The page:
EuropeanADHD
05-07-17, 03:45 PM
Could you explain what u you mean by this changes as you grow up? Do you mean you become more bitter? I only used the homeless example to demonstrate a point. If there's a point to this life, which as I've studied, it seems there is, it seems like spending all your energy and focus on having enough money to live similar to everyone else, instead of focusing on what you believe in, means you might live well in this life, but if there's something more, you might have missed the entire reason for coming here to live this life. I'm just saying almost everyone lives with a selfish focus to accumulate things. I'm not surprised you're speaking as you are, bc everyone wants others to live as they are so they feel better about it. In the end, imo, you have to answer for not only your actions, but also your inactions.

No, I mean more pragmatic and seeing more shades of grey than only black and white ("helping others" vs. "living for money").

In the course of your life you might discover for example that NGOs you used to hold in high esteem are wasting money they receive and/or mobbing their employees and/or offering their employees unacceptable work conditions.

Also, the thing that someone works for a for-profit organisation doesn't mean they do so for money or are bad people in contrast to those noble people selflessly "helping others" :)

And lastly, there's absolutely nothing wrong in wanting to live a normal life, have a place to stay, eat healthy food and have money to do so if this money is not gained in an immoral manner.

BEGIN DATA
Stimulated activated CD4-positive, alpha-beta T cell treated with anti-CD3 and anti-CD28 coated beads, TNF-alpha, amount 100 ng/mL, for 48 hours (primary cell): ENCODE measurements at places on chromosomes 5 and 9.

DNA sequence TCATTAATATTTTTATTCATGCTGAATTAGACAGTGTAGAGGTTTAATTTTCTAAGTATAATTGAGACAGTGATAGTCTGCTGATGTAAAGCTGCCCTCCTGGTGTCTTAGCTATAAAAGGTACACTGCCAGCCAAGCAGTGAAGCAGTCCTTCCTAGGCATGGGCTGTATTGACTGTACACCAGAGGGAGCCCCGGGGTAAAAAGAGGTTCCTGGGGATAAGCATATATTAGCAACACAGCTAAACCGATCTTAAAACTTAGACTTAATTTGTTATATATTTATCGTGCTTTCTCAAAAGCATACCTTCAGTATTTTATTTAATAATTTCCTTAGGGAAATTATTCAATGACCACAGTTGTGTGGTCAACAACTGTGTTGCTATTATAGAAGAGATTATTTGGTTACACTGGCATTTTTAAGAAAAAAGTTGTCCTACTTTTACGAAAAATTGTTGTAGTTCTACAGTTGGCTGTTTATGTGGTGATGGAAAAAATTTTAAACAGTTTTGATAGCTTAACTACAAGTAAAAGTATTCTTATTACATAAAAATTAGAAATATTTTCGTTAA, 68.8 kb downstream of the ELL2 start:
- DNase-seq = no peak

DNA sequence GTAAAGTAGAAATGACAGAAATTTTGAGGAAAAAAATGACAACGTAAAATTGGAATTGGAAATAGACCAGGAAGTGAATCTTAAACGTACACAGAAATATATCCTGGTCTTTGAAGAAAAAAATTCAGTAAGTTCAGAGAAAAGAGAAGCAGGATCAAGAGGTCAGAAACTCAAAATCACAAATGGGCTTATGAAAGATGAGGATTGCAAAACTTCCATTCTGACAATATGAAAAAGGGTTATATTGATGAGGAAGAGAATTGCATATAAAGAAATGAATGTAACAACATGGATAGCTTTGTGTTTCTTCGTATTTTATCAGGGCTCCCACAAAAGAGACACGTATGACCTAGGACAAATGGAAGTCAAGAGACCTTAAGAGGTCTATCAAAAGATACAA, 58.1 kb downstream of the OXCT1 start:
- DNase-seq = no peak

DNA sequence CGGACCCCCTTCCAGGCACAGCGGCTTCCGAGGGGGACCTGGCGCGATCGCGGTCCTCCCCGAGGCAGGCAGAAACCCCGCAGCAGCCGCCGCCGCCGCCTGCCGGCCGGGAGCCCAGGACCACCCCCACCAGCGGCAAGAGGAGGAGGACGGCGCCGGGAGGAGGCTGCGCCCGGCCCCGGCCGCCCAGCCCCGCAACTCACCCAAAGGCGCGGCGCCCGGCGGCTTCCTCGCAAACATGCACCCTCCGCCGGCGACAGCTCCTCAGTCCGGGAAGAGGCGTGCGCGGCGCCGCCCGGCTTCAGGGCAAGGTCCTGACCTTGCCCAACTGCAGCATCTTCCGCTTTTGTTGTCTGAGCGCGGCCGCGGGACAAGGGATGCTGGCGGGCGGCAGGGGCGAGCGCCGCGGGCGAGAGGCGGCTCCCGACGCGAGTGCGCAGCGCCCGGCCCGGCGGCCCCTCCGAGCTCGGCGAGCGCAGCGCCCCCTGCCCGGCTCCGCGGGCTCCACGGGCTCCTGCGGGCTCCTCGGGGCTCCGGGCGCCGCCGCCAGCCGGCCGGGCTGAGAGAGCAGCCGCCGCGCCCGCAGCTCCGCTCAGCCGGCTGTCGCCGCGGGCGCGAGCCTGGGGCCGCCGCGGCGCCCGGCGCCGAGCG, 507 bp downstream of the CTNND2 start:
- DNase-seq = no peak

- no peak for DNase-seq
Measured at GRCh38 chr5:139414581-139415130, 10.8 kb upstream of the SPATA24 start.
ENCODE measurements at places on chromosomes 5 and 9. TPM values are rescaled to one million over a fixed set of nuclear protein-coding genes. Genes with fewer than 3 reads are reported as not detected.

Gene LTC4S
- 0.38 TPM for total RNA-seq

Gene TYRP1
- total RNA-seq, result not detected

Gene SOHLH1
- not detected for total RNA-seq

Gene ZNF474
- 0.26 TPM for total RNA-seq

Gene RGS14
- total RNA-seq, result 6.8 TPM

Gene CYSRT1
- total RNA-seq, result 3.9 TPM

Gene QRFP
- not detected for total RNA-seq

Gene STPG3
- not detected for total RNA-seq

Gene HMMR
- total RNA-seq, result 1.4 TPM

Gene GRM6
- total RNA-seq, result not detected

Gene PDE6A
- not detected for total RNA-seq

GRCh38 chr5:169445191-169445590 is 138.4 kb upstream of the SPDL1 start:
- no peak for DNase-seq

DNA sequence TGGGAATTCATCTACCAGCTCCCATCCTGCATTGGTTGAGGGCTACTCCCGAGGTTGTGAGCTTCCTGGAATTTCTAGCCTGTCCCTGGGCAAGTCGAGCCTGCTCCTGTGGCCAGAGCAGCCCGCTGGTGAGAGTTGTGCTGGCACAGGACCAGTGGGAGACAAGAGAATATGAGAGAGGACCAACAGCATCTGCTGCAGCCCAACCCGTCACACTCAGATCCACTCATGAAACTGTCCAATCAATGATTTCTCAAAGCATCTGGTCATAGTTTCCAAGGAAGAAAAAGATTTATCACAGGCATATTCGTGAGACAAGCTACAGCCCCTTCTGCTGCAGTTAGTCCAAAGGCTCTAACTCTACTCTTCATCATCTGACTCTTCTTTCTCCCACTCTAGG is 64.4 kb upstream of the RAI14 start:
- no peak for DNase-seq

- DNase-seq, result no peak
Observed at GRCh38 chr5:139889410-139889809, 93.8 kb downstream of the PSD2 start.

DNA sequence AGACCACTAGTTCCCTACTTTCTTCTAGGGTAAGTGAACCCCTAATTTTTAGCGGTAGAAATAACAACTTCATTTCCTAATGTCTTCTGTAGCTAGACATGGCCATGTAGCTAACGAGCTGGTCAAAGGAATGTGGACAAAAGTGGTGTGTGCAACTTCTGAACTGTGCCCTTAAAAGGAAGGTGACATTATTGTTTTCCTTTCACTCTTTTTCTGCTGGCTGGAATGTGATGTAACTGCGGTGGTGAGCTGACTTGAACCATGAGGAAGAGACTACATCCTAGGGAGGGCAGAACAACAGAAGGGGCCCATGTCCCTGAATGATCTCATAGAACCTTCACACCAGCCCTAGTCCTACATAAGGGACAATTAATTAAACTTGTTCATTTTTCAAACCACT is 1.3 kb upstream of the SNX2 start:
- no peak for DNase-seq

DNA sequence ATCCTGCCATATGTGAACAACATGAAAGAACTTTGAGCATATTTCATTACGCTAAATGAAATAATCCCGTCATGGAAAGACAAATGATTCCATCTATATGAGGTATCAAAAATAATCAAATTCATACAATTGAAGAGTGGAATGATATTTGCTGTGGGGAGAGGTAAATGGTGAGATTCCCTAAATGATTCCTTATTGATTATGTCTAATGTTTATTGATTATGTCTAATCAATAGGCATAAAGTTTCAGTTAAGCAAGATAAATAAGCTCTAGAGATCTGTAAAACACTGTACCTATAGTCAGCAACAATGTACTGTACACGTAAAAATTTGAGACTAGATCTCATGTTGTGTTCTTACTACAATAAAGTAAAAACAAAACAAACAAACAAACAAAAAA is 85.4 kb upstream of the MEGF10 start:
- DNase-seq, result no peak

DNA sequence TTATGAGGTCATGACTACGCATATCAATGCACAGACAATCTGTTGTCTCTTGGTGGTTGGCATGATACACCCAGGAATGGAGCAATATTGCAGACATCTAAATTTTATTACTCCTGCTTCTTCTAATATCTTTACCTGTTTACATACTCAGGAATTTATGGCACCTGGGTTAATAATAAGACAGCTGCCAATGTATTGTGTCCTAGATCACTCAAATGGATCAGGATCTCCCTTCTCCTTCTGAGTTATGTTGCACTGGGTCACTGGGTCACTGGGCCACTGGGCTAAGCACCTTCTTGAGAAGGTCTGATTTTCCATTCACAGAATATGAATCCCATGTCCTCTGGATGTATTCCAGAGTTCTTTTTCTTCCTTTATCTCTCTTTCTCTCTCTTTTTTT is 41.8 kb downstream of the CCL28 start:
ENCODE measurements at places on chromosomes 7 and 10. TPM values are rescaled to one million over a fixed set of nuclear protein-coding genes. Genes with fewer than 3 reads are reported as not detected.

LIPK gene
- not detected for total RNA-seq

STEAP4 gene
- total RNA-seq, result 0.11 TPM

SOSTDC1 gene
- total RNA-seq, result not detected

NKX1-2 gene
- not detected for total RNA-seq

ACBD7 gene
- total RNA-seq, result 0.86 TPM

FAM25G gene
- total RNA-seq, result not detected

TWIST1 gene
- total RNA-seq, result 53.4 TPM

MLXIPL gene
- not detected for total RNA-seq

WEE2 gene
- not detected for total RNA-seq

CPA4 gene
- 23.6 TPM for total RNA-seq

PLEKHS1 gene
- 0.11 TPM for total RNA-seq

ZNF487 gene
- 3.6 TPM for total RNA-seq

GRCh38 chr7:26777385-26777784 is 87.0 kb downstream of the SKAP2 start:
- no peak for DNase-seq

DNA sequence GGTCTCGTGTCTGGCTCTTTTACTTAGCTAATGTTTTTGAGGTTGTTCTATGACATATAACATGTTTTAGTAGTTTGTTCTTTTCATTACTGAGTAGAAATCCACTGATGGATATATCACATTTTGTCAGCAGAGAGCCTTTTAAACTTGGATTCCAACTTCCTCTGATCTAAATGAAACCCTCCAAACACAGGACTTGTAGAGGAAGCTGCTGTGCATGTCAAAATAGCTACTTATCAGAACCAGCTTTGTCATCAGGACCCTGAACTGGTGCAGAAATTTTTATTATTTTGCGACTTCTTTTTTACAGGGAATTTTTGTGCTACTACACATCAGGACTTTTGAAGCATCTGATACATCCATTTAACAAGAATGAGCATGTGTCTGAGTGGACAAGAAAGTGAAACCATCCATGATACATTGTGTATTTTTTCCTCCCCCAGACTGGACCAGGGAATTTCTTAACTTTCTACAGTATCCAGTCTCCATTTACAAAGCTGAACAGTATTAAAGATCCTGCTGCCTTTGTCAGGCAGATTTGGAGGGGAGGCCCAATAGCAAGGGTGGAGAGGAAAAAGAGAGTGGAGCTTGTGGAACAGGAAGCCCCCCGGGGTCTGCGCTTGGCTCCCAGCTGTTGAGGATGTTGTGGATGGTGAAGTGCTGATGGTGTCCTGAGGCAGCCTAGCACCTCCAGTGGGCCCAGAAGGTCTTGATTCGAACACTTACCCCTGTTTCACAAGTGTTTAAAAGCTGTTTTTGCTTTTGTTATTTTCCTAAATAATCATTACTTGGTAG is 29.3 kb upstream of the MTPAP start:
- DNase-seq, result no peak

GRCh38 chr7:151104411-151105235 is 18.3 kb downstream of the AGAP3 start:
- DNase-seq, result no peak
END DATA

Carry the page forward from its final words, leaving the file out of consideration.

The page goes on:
I actually think romanticising poverty (your example of a homeless person happy to help the others) is a bad thing. Because it is frequently used to justify social inequalities. Like: "They are poor but they are so happy! Their life is meaningful!" - implying: there's no necessity to help them. I'm not saying you're doing this, your post just inspired me to add this remark. I've actually lived in poverty in the past and no, it's not sexy.

This is my last post in this thread :)

dvdnvwls
05-07-17, 06:58 PM
Being poor or being homeless sounds good (or noble or interesting or revolutionary or independent or frugal or green or countercultural) - until you actually have to live that way. Being homeless you find out that you have nowhere safe to keep your food, nowhere you can get a good sleep, ... not even a reliable place to go to the bathroom.

Being poor is easy, if you're not poor.

Yes there are kind and noble poor people, but there are also greedy obnoxious poor people.

l_ruth_
05-07-17, 07:59 PM